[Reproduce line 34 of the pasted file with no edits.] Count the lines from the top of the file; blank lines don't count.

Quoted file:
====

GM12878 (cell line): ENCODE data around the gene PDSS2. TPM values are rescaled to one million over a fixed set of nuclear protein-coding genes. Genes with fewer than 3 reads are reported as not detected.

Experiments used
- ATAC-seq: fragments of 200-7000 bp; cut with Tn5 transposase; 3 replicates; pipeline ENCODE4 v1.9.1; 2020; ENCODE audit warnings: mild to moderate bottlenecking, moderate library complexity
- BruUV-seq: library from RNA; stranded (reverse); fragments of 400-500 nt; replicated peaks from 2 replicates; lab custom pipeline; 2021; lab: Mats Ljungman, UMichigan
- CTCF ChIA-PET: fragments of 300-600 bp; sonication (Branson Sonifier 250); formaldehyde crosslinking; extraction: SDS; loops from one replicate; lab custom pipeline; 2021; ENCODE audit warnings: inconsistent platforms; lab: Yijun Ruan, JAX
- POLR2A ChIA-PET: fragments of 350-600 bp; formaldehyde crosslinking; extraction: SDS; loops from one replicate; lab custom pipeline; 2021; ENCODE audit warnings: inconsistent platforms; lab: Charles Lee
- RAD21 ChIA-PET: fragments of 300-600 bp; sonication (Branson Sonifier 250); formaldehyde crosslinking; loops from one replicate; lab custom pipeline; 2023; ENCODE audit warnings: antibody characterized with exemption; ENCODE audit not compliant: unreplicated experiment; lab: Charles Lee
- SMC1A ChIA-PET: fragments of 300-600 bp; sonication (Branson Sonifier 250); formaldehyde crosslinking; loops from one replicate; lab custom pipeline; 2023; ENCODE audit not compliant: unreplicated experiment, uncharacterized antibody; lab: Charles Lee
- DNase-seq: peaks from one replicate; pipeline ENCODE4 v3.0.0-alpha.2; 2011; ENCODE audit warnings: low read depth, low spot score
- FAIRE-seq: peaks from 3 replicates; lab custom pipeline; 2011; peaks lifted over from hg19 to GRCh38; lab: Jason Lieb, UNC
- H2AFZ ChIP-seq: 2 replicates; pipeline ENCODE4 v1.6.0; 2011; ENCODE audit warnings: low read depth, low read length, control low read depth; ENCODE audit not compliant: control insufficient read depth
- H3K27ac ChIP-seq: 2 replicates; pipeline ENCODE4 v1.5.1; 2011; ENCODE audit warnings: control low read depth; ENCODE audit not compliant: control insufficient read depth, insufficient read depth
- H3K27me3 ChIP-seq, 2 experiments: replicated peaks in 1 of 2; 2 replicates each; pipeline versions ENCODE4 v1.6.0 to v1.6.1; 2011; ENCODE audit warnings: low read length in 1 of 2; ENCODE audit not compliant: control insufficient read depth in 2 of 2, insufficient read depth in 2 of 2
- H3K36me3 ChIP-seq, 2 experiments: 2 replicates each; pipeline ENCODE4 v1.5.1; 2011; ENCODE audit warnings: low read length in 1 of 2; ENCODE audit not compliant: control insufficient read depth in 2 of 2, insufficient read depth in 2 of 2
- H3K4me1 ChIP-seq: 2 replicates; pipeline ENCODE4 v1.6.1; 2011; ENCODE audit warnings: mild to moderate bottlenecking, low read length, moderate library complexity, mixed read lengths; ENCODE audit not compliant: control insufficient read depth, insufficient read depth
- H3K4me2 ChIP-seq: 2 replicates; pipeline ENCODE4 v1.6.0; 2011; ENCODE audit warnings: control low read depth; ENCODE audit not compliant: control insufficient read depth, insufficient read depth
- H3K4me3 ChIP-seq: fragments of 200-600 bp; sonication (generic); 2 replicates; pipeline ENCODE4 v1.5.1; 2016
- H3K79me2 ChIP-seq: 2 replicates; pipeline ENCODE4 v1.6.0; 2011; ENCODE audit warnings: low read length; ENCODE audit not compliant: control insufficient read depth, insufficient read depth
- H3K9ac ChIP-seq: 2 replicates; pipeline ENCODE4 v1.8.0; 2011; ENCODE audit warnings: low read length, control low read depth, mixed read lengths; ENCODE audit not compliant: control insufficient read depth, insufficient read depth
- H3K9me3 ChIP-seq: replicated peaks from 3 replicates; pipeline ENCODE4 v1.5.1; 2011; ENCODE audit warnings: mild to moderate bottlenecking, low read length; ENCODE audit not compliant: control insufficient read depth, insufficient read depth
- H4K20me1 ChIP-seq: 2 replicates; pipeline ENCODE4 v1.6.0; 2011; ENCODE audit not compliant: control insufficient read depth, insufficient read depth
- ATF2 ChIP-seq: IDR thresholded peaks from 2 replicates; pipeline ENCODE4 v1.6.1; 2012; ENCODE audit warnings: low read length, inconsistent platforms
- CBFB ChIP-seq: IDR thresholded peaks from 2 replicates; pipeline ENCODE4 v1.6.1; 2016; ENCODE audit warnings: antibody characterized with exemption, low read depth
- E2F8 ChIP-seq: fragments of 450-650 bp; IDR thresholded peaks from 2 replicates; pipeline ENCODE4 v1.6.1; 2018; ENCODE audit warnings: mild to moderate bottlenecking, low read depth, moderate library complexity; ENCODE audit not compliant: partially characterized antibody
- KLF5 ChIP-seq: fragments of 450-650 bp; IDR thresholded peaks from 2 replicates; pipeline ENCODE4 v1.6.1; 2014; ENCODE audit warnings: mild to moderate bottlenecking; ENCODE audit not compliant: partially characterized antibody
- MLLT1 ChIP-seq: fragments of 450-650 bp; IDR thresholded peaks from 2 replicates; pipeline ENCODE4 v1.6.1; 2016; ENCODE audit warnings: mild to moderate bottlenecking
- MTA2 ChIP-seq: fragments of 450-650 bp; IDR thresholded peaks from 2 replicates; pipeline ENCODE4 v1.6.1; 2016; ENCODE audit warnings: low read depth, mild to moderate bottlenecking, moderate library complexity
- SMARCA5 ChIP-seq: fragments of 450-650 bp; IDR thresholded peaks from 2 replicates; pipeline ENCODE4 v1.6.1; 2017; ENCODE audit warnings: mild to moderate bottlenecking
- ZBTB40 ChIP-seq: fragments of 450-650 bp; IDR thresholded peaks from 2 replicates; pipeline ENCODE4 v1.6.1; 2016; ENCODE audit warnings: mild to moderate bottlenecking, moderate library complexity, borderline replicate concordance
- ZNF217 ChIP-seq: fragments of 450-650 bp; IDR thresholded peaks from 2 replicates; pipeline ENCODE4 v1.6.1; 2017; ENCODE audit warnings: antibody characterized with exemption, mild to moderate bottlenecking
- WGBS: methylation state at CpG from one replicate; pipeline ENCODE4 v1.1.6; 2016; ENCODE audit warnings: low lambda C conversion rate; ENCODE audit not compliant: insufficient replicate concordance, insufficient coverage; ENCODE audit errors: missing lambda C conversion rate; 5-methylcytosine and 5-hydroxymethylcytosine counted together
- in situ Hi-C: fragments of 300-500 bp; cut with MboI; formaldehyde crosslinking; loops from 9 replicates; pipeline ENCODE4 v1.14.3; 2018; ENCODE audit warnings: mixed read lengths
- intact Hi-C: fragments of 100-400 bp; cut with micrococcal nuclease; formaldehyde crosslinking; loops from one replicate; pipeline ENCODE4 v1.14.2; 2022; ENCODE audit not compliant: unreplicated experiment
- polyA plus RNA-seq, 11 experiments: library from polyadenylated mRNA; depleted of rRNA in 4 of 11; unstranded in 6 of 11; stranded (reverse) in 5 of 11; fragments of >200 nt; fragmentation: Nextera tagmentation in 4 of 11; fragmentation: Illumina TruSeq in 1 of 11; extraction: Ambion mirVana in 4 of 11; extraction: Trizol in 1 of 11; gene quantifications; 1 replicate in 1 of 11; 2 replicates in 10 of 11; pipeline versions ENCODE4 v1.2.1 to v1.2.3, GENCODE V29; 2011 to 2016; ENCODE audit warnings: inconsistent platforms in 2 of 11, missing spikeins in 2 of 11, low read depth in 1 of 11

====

- polyA plus RNA-seq, 11 experiments: library from polyadenylated mRNA; depleted of rRNA in 4 of 11; unstranded in 6 of 11; stranded (reverse) in 5 of 11; fragments of >200 nt; fragmentation: Nextera tagmentation in 4 of 11; fragmentation: Illumina TruSeq in 1 of 11; extraction: Ambion mirVana in 4 of 11; extraction: Trizol in 1 of 11; gene quantifications; 1 replicate in 1 of 11; 2 replicates in 10 of 11; pipeline versions ENCODE4 v1.2.1 to v1.2.3, GENCODE V29; 2011 to 2016; ENCODE audit warnings: inconsistent platforms in 2 of 11, missing spikeins in 2 of 11, low read depth in 1 of 11